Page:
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A Complete Guide to AML Reforms in the US Real Estate Sector

In 2023, the US real estate sector was valued at $113.6 trillion. However, the sector has faced many challenges due to inflation, high interest rates, and the rise of remote work, leading to vacant commercial properties. Additionally, authorities have expressed concerns about the increasing levels of illicit finance in high-end residential purchases. 

Our Guide to AML Reforms in the US Real Estate Sector considers the state of the industry in-depth, exploring common risks, regulatory trends, and best practices for compliance staff.

Financial Crime Risks in Real Estate

The Financial Action Task Force (FATF) and US regulators stress that the starting point for all firms is understanding the financial crime risks facing their business and responding appropriately. Financial crime risks that real estate businesses need to be aware of include:

  • Money laundering: Criminals often use property purchases to integrate illicit funds into the legitimate financial system, allowing them to invest funds in a large asset that can appreciate over time and generate legitimate income through rent, renovation, and future onward sale. The US has some regulatory barriers to prevent this abuse, but real estate remains vulnerable due to the significant role that shell companies are allowed to play in property purchases. These non-publicly traded companies have a limited physical presence and undertake little economic activity, hiding ownership and control through nominee directors and intermediary shareholders. 
  • Sanctions risks: Money laundering and sanctions evasion are often linked, with many individuals and organizations seeking to launder illicit funds also being liable to be designated under US sanctions. The US has a wide range of sanctions against transnational criminals, terrorists, corrupt officials and business people, and human rights abusers. The overlap between money laundering and sanctions has become more evident since the Russian invasion of Ukraine in 2022, with many oligarchs linked to President Putin being designated under US sanctions. Sanctioned Russian elites and their proxies have been trying to hide funds in US real estate, especially the commercial sector, which has raised concerns by the Financial Crimes Enforcement Network (FinCEN).
  • Fraud: There are multiple types of real estate fraud, but most involve a combination of impersonation and the use of false information. Common typologies in the sector include: 
    • Mortgage fraud, which involves falsifying information to obtain a mortgage. 
    • Title fraud, where individuals impersonate real homeowners to sell a property and keep the proceeds without the owner’s knowledge.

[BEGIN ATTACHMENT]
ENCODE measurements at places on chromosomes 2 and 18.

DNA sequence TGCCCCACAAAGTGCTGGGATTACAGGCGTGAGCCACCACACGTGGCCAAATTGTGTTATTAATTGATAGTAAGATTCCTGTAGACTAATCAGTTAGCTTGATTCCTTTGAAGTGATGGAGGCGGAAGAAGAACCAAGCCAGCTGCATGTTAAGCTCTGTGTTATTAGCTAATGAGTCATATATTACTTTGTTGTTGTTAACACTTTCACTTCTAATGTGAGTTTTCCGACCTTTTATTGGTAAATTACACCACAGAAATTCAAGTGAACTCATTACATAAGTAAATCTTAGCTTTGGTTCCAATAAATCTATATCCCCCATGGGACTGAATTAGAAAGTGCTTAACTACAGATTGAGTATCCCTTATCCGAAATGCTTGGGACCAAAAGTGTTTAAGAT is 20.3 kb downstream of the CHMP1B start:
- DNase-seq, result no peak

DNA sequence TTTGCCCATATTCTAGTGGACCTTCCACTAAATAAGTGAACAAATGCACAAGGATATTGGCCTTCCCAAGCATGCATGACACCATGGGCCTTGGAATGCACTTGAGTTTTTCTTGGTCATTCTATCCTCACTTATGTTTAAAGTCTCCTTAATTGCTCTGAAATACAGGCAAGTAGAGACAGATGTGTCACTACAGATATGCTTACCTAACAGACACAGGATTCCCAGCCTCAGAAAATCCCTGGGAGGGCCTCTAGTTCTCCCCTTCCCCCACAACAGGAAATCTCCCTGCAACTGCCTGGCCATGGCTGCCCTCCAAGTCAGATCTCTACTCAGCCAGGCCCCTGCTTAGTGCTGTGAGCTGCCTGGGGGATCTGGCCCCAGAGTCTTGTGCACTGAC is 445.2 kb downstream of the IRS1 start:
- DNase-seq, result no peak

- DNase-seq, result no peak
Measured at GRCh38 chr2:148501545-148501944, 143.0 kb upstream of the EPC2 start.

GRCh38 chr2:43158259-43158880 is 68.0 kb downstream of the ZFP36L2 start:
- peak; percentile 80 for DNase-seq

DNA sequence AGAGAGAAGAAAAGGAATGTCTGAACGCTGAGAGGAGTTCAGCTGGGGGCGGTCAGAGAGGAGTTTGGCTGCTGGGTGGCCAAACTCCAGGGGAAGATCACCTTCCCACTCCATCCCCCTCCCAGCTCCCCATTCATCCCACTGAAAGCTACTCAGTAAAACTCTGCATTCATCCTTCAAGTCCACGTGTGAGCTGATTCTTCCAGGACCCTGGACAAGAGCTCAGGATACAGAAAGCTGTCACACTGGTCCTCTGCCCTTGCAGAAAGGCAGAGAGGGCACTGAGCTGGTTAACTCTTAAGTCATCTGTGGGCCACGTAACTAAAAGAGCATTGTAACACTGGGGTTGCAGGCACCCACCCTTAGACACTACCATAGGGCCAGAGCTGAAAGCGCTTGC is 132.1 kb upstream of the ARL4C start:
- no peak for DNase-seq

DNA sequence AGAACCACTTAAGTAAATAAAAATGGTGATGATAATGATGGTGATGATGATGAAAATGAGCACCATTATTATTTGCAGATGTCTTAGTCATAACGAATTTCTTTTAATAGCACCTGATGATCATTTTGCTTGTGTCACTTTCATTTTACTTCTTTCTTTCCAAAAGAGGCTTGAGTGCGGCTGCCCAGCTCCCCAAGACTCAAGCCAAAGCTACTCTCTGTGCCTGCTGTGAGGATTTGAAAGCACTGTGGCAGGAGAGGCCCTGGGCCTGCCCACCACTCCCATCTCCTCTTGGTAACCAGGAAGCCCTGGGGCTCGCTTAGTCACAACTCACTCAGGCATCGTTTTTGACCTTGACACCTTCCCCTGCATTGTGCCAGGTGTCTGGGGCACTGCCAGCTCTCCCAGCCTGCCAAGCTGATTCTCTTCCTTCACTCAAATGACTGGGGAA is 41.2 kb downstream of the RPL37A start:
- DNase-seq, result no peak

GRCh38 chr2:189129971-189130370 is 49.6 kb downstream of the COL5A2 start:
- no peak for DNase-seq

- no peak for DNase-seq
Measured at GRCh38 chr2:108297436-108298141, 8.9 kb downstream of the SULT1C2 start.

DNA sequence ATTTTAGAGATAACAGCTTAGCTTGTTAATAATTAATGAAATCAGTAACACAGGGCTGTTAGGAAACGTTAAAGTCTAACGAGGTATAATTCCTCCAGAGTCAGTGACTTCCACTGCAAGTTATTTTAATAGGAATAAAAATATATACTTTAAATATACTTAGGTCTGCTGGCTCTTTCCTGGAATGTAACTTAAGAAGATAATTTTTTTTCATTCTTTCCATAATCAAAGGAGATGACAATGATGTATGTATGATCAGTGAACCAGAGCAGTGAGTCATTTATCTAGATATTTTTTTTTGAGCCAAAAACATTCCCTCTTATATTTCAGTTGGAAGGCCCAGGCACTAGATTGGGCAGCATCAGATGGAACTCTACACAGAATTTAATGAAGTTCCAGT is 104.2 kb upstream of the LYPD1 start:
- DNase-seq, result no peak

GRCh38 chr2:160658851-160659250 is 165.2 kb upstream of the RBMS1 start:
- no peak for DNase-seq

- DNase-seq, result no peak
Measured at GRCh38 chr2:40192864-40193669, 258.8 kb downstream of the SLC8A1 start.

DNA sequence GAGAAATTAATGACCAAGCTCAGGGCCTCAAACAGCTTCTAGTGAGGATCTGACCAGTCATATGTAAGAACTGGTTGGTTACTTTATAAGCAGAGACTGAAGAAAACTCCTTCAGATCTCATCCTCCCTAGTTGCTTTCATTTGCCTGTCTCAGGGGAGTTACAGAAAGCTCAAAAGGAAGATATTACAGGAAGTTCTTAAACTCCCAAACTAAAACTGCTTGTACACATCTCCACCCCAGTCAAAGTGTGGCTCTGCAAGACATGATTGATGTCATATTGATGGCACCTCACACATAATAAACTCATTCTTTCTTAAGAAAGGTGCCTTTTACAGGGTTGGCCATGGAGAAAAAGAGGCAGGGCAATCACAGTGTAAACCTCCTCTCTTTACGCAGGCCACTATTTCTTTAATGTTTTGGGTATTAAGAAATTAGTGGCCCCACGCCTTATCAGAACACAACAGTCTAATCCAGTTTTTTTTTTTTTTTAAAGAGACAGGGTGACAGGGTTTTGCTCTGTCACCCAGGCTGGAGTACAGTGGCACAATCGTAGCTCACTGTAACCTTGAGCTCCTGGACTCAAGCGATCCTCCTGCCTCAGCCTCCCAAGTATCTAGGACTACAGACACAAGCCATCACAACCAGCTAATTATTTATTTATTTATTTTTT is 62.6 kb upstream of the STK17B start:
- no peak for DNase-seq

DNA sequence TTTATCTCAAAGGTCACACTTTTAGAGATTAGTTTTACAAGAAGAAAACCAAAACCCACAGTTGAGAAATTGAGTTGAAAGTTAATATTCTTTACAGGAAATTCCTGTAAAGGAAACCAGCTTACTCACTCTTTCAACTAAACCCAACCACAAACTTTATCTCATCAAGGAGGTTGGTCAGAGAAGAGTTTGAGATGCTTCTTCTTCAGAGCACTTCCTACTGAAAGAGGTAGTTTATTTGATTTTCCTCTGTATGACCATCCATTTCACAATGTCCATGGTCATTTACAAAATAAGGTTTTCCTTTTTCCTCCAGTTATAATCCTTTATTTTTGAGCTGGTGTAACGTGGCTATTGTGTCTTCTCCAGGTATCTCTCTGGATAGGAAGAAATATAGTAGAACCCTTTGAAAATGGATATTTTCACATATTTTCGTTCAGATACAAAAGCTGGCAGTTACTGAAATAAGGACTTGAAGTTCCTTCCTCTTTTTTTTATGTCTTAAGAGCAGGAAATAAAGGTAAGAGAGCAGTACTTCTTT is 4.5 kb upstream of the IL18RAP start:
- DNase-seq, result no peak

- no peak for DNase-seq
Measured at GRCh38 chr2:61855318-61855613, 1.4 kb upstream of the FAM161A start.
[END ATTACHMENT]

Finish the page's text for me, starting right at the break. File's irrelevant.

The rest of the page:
• Real estate investment trust (REIT) fraud, when criminals falsely represent themselves as representatives of REITs to seek investments in non-existent properties.
    • Business email compromise (BEC) fraud, where communications are manipulated to divert expected payments to the criminal’s account. 

AML Reforms in the US Real Estate Sector

The anti-money laundering and combatting the financing of terrorism (AML/CFT) regulatory framework for real estate businesses is set globally by the FATF’s 40 Recommendations, which cover financial institutions that provide loan finance to buy properties and the professionals that support the execution of the transaction.

FATF’s Preventive Measures for Real Estate Firms 

The FATF's Risk-Based Approach Guidance for the Real Estate Sector suggests that real estate professionals should follow preventive measures similar to other obligated entities. The guidance promotes a risk-based approach, where measures are applied sensitively, depending on the business and its operating context. Real estate firms must undertake customer due diligence (CDD), identify politically exposed persons (PEPs), and report suspicious transactions to the financial intelligence unit (FIU) as a suspicious activity report (SAR). Firms must also implement AML/CFT programs appropriate to the business’s size, nature, and risk profile. Key elements include appointing a senior compliance officer, staff training, and an independent audit function.

FATF’s Recommendation on Beneficial Ownership

Alongside these preventative measures, the FATF’s Recommendation 24 sets out requirements for BO data. Since March 2022, governments are recommended by the FATF to establish and maintain accurate and updated national beneficial ownership registries. These registries are primarily intended for use by regulators, law enforcement agencies, and other public bodies. However, the FATF suggests governments should also consider providing access to obligated entities to help them undertake necessary preventive measures.

Current US AML Regulations on CDD and Beneficial Ownership

The primary legislation governing AML/CFT in the US is encompassed in the Bank Secrecy Act (BSA), the PATRIOT Act, and the AML Act 2020, which are enforced by Final Rules issued by FinCEN. Under this legal framework, certain CDD requirements apply for real estate professionals, including:

  • CDD is not necessary for cash transactions.
  • CDD is only required for financial institutions providing credit.
  • Residential mortgage loan originators (RMLOs) only need to conduct CDD on the buyer's side.
  • Non-obligated real estate firms must report transactions exceeding $10,000, report foreign bank and financial account holdings annually, and record/report international currency movements.

In relation to beneficial ownership regulations, there is currently no federal requirement for businesses to maintain beneficial ownership (BO) information or a federal BO registry, however, this is about to change. The collection of company information, including BO, is defined by state laws. The US currently has a federal BO requirement in real estate called the Geographic Targeting Order (GTO), which requires title insurance companies to report the BOs behind shell companies buying properties over $300,000 in designated areas. The most recent GTO was issued in April 2023.

Forthcoming Changes – Corporate Transparency Act (CTA)